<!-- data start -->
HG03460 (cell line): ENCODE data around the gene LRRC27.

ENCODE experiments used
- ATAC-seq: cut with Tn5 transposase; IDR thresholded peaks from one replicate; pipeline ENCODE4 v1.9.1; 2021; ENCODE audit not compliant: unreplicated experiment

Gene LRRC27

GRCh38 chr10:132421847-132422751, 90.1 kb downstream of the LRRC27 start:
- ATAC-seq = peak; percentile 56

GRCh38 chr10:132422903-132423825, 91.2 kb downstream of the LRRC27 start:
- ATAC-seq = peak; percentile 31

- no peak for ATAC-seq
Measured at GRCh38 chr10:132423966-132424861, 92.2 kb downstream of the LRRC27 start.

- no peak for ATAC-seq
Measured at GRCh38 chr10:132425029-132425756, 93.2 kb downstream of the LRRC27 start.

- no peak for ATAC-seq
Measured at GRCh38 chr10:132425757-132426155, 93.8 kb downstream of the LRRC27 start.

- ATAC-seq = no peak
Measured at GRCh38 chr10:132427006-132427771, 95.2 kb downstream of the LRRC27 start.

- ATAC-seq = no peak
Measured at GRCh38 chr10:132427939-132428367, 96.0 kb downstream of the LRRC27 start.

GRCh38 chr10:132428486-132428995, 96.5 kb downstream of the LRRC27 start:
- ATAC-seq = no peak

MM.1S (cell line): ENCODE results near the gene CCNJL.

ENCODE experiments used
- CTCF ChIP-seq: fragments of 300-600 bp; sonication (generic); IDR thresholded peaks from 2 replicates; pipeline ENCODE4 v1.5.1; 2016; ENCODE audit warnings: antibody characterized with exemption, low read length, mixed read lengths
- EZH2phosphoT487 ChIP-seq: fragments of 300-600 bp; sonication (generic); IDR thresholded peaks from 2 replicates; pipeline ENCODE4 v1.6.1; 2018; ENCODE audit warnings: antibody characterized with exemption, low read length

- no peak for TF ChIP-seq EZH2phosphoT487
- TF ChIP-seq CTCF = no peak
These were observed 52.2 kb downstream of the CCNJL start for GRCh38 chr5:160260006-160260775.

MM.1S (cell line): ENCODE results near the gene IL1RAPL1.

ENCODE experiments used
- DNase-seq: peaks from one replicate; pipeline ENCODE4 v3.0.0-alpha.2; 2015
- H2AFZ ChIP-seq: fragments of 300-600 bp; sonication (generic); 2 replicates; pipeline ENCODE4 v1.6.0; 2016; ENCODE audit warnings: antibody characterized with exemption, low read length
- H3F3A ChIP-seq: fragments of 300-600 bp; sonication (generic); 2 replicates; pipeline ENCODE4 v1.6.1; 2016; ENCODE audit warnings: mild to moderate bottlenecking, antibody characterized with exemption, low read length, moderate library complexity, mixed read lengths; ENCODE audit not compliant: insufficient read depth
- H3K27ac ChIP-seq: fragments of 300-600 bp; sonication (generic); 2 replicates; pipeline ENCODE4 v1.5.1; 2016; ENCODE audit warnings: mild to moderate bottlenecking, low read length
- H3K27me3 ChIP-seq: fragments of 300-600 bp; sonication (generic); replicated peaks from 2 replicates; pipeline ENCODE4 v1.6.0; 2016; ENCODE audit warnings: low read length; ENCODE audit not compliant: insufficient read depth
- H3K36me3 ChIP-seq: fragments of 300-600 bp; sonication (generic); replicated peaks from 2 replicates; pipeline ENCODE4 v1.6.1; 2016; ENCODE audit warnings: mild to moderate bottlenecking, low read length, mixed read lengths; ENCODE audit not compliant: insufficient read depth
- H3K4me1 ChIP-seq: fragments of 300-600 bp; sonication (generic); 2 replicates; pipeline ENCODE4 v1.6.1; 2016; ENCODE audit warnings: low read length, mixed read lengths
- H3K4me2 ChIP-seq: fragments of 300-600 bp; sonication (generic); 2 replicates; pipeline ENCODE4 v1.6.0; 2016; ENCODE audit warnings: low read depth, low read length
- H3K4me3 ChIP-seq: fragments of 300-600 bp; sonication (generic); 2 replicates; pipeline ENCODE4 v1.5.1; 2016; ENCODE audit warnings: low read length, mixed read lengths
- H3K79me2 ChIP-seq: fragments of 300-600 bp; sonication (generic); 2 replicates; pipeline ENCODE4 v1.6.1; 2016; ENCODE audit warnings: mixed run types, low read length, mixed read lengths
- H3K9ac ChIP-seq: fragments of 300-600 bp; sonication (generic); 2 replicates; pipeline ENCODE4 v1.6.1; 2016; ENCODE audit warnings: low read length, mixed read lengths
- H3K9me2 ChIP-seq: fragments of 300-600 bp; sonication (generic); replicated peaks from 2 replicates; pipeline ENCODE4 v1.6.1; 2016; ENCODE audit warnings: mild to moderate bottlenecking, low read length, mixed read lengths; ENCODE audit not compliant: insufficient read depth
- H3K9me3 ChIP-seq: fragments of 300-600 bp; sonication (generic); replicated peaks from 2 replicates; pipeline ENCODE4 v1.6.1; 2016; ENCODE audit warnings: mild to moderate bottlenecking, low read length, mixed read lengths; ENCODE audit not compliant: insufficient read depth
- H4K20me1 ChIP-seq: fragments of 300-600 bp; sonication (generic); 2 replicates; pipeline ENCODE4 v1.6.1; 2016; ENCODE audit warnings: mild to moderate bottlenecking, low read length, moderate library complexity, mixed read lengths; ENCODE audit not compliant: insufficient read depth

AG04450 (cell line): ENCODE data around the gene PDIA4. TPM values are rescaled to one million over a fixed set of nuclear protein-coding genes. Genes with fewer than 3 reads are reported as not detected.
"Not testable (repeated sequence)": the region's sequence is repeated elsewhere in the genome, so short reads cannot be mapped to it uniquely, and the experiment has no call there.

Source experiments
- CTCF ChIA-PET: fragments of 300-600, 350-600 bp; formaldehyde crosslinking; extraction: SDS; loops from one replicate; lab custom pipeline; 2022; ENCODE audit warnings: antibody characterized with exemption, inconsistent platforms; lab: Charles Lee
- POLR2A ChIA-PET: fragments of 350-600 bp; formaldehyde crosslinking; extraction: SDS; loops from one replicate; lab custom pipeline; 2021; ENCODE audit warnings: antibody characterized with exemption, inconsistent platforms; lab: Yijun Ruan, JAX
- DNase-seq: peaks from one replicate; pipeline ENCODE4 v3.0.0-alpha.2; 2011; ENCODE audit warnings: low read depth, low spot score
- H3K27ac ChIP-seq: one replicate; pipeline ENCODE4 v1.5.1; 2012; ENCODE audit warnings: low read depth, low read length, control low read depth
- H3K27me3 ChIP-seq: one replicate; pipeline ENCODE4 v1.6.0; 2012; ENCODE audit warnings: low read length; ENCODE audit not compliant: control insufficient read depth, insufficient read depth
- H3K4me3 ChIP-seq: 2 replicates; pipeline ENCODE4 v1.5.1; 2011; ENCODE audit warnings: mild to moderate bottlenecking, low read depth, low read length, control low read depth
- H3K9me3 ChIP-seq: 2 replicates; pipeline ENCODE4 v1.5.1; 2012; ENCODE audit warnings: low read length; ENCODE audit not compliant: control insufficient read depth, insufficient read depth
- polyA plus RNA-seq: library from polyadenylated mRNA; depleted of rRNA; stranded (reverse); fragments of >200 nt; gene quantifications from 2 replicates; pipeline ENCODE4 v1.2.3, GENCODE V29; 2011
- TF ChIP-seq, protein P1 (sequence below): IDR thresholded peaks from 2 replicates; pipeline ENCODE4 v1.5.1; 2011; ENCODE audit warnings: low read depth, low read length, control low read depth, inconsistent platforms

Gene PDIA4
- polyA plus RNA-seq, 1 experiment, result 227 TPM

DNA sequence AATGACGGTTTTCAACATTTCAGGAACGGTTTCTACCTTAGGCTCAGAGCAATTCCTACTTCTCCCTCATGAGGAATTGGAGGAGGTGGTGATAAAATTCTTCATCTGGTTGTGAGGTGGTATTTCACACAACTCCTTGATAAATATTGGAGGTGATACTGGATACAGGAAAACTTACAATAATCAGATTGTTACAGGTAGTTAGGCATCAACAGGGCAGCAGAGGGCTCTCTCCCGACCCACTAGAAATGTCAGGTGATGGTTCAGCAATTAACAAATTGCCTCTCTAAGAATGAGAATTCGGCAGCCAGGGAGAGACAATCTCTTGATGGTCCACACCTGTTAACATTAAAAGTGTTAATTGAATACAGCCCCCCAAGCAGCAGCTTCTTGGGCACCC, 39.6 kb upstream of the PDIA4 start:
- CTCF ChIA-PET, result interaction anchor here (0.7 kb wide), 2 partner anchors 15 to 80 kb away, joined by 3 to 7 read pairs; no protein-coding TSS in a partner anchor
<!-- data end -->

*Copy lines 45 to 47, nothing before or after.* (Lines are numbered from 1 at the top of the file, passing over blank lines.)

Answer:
"Not testable (repeated sequence)": the region's sequence is repeated elsewhere in the genome, so short reads cannot be mapped to it uniquely, and the experiment has no call there.

Source experiments
- CTCF ChIA-PET: fragments of 300-600, 350-600 bp; formaldehyde crosslinking; extraction: SDS; loops from one replicate; lab custom pipeline; 2022; ENCODE audit warnings: antibody characterized with exemption, inconsistent platforms; lab: Charles Lee